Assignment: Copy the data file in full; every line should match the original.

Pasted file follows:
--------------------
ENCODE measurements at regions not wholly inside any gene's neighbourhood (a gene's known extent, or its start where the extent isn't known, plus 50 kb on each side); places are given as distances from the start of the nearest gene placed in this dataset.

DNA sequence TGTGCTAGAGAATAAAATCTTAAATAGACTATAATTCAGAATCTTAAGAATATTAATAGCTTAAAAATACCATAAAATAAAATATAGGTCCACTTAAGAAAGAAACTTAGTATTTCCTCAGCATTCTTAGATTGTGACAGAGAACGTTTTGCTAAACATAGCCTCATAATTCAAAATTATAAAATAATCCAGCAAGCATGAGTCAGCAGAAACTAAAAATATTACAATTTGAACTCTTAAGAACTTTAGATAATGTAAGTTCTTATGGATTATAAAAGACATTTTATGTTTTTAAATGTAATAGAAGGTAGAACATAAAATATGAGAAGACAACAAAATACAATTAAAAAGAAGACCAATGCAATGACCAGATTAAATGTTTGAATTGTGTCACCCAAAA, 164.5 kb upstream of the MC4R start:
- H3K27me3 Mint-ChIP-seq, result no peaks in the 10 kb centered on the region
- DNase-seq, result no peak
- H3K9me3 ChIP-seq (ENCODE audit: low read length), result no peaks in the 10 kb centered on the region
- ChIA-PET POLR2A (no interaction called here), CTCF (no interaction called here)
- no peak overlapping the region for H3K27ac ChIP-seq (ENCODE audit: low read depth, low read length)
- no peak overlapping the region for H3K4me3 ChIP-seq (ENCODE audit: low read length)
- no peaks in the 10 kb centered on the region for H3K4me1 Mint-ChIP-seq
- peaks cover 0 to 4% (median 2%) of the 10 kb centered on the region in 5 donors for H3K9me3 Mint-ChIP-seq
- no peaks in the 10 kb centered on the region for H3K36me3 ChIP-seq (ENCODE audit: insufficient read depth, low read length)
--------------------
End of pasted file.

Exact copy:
ENCODE measurements at regions not wholly inside any gene's neighbourhood (a gene's known extent, or its start where the extent isn't known, plus 50 kb on each side); places are given as distances from the start of the nearest gene placed in this dataset.

DNA sequence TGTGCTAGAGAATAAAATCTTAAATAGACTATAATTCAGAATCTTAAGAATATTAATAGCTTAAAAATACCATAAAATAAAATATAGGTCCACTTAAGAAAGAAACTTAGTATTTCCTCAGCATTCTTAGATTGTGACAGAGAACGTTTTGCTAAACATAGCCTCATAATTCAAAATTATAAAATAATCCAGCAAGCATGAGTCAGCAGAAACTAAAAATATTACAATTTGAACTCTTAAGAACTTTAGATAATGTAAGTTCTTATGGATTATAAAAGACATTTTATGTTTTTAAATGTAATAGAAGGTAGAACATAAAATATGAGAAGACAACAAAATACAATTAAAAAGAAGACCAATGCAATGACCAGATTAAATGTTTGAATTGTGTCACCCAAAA, 164.5 kb upstream of the MC4R start:
- H3K27me3 Mint-ChIP-seq, result no peaks in the 10 kb centered on the region
- DNase-seq, result no peak
- H3K9me3 ChIP-seq (ENCODE audit: low read length), result no peaks in the 10 kb centered on the region
- ChIA-PET POLR2A (no interaction called here), CTCF (no interaction called here)
- no peak overlapping the region for H3K27ac ChIP-seq (ENCODE audit: low read depth, low read length)
- no peak overlapping the region for H3K4me3 ChIP-seq (ENCODE audit: low read length)
- no peaks in the 10 kb centered on the region for H3K4me1 Mint-ChIP-seq
- peaks cover 0 to 4% (median 2%) of the 10 kb centered on the region in 5 donors for H3K9me3 Mint-ChIP-seq
- no peaks in the 10 kb centered on the region for H3K36me3 ChIP-seq (ENCODE audit: insufficient read depth, low read length)